If God were to grant Job the joy of the divine absence, it would provide a little comfort. The reason it is only a small comfort is that Job will, sooner rather than later, sink into oblivion. That oblivion is expressed in verses 21-22 with the finest collection of words for darkness that appear together in the Hebrew Bible, with the possible exception of Psalm 88. When reading them, my first thought was that this is Job’s “matching” Eliphaz’ eloquence on terms for “lion” in 4:10-11. But then I saw that this wasn’t simply an intellectual exercise or a vocabulary-builder.
Job uses four distinctly different terms for “darkness” here, with two of them repeated, and then a thought that expresses the same desire though without using the word “darkness.” But what is most astounding to me is not the varied vocabulary of darkness, a vocabulary that gives an awesome finality to Job’s desire (the words are choshek, tsalmaveth, ephathat/ephah, ophel), but the way that two other Biblical passages may have “responded” or “been in conversation” with Job in his moment of deepest bleakness. Only the third word in this list is problematic; Seow, for example, takes it out of the realm of darkness and renders it as a “flicker,” so that the first phrase of verse 22 for him is, “whose flicker is as gloom,” but I am not sure I understand what that means. I will stick here with four terms for darkness.
A serviceable translation of verses 21-22 is,
"Before I go and don’t return to the land of darkness and the shadow of death; the land of deep darkness like pitch black, the shadow of death and no order, where light is as darkness.”
Job twice uses the rather rare word tsalmaveth (literally, “shadow of death”) in verses 21-22 to describe his ultimate destination. 10/18 appearances of the word are in Job. Yet its most resonant and memorable appearance in the Bible is in Psalm 23, the Shepherd Psalm. The Psalmist states, in words that continue to echo through the corridors of time, and have been on the lips of countless believers, “Yea though I shall walk in the valley of tsalmaveth, I will not fear evil” (“evil” is the common word ra; Psalm 23:4). For the Psalmist the tsalmaveth is a real threat, but is one that will ultimately not be fatal for the believer because, “You (God) are with me. ..” In the Book of Job the tsalmaveth is Job's final resting place. Can’t we hear the gentle chiding of Job by the Psalmist? In words of 19th century Christian hymnody, we have a similar thought: “Yea fearful saints, fresh courage take; the clouds you so much dread are big with mercy and shall break in blessings on your head” (“God Moves in a Mysterious Way”).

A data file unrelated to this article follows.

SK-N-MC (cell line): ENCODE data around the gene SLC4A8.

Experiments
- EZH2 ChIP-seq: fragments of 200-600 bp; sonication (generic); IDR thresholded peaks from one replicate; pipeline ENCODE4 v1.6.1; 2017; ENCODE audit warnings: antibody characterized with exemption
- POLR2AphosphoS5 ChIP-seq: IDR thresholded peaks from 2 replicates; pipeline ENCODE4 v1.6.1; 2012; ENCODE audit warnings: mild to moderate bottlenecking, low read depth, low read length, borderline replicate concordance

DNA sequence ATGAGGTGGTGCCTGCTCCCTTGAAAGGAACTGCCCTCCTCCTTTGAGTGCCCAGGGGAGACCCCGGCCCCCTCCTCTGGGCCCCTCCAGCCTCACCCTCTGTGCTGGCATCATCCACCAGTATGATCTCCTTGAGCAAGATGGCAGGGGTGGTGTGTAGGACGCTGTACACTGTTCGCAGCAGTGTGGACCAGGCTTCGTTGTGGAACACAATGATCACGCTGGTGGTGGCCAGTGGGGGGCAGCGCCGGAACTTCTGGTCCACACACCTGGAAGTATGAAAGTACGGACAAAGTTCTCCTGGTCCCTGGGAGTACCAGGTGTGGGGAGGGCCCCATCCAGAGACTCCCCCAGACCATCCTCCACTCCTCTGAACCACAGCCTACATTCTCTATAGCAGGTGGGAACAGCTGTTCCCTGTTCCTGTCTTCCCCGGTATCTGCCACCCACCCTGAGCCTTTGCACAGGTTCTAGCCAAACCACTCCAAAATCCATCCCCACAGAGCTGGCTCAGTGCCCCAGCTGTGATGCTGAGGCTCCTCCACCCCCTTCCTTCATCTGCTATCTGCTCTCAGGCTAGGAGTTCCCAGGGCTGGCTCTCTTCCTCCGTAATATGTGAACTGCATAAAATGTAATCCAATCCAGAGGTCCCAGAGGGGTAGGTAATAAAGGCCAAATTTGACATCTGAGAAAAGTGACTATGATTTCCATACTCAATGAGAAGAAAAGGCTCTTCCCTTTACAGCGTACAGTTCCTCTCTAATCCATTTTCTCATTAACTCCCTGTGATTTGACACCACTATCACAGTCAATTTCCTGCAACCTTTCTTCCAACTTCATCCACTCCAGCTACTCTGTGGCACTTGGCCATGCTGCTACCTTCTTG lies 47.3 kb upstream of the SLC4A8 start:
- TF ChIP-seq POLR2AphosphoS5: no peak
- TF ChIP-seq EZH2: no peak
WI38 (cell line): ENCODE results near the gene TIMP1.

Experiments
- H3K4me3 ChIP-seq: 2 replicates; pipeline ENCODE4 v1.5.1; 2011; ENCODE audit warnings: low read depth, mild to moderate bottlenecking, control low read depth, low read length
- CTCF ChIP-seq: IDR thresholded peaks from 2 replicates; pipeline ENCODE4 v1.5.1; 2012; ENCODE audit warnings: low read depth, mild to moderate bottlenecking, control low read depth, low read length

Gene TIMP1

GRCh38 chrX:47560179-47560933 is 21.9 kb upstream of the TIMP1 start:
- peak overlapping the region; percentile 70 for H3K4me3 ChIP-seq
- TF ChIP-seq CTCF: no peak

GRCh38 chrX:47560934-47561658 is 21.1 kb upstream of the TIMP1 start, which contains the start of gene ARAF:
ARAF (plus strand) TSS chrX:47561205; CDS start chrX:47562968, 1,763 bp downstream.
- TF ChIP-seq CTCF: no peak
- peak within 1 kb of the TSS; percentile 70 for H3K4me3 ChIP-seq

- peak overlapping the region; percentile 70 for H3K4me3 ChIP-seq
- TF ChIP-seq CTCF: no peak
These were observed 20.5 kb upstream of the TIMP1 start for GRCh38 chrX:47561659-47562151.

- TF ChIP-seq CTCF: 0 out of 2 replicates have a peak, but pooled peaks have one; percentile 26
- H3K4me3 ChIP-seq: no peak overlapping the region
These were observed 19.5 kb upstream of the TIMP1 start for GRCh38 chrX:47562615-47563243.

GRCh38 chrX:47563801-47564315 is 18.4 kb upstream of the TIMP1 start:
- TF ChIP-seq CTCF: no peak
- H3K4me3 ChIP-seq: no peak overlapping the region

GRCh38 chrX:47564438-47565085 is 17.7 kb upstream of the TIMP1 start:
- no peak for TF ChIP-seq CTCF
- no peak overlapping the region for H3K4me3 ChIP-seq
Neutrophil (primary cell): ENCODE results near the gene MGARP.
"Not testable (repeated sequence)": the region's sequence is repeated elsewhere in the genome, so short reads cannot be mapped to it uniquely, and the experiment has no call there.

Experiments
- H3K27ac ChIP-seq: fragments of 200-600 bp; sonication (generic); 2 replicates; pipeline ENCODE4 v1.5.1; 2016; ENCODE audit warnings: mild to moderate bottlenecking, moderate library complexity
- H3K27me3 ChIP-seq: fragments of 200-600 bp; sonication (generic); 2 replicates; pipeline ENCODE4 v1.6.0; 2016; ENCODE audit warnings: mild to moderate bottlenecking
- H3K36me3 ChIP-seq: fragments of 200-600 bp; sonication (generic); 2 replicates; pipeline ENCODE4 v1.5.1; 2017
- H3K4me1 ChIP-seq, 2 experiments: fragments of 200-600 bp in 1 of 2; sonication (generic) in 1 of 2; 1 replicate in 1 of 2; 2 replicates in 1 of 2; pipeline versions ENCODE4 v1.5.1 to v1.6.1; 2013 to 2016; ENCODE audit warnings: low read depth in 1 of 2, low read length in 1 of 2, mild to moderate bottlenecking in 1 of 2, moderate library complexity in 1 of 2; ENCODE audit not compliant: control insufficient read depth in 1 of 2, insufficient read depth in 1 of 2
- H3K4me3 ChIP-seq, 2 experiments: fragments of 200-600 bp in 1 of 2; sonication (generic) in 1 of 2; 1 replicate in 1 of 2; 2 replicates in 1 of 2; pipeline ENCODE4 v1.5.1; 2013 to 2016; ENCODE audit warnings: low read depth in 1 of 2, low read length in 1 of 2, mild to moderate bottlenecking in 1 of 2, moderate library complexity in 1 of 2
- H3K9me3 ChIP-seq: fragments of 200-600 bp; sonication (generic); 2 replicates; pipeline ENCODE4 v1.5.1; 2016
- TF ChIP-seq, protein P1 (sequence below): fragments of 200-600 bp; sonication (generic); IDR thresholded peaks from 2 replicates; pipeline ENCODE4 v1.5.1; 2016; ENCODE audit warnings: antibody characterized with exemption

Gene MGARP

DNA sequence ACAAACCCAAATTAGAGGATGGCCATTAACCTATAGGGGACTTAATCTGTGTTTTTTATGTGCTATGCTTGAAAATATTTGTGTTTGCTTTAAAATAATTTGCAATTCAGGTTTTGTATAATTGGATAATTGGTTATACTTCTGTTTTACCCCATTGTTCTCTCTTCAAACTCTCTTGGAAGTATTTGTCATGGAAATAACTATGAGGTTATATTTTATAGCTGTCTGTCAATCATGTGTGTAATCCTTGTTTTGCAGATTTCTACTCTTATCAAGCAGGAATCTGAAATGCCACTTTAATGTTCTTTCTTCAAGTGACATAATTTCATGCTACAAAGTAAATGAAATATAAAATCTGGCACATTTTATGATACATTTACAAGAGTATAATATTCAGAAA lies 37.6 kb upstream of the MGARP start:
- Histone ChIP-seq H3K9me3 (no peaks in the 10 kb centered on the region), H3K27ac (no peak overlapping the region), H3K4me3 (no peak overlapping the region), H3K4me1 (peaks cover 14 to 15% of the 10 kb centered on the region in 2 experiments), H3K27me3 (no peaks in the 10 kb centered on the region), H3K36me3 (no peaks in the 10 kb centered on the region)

But the author of Psalm 139 also gets into the act of gently chiding Job. I have previously spoken about how Job and Psalm 139 seem to be in dialogue with each other in describing God’s wonderful acts of creating humans/Job. But now the dialogue takes on a different flavor. In Psalm 139:11-12, the Psalmist also speaks of darkness. Instead of using four different words for the phenomenon, as Job does in 10:21-22, he uses the same word four times: choshek, the first word used by Job in 10:21 (and its related verb chashak). The Psalmist says,
“And if I say, ‘Surely the darkness (choshek) shall envelop me, and the light around me shall be night’; Even the darkness (choshek) is not too dark (the verb is chashak) for Thee, but the night shines as the day; the darkness (choshek) is even as the light” (Psalm 139:11-12).
Even though Job is speaking in Job 10:21-22, and therefore get the privilege of plunging us into as many kinds of darkness as there are words in the dictionary, the Psalmist won’t let Job get too comfortable in his darkness. It is all really “light” to God. Job had talked about this dark region as the place where “the light is as darkness.” The Psalmist boldly said, “the night shines as the day.” Gentle chiding and antiphonal cries are heard between Job and the authors of Psalms 23 and 139. We see, through this manner of reading the Scriptures, that Job’s only interlocutors aren’t really his friends. Other parts of the Biblical tradition want to enter the debate with Job. So powerful and direct is Job’s challenge to religious faith that the others pull out every literary stop to counter him. Its result is a symphonic richness of cries to God, to nothingness and to each other.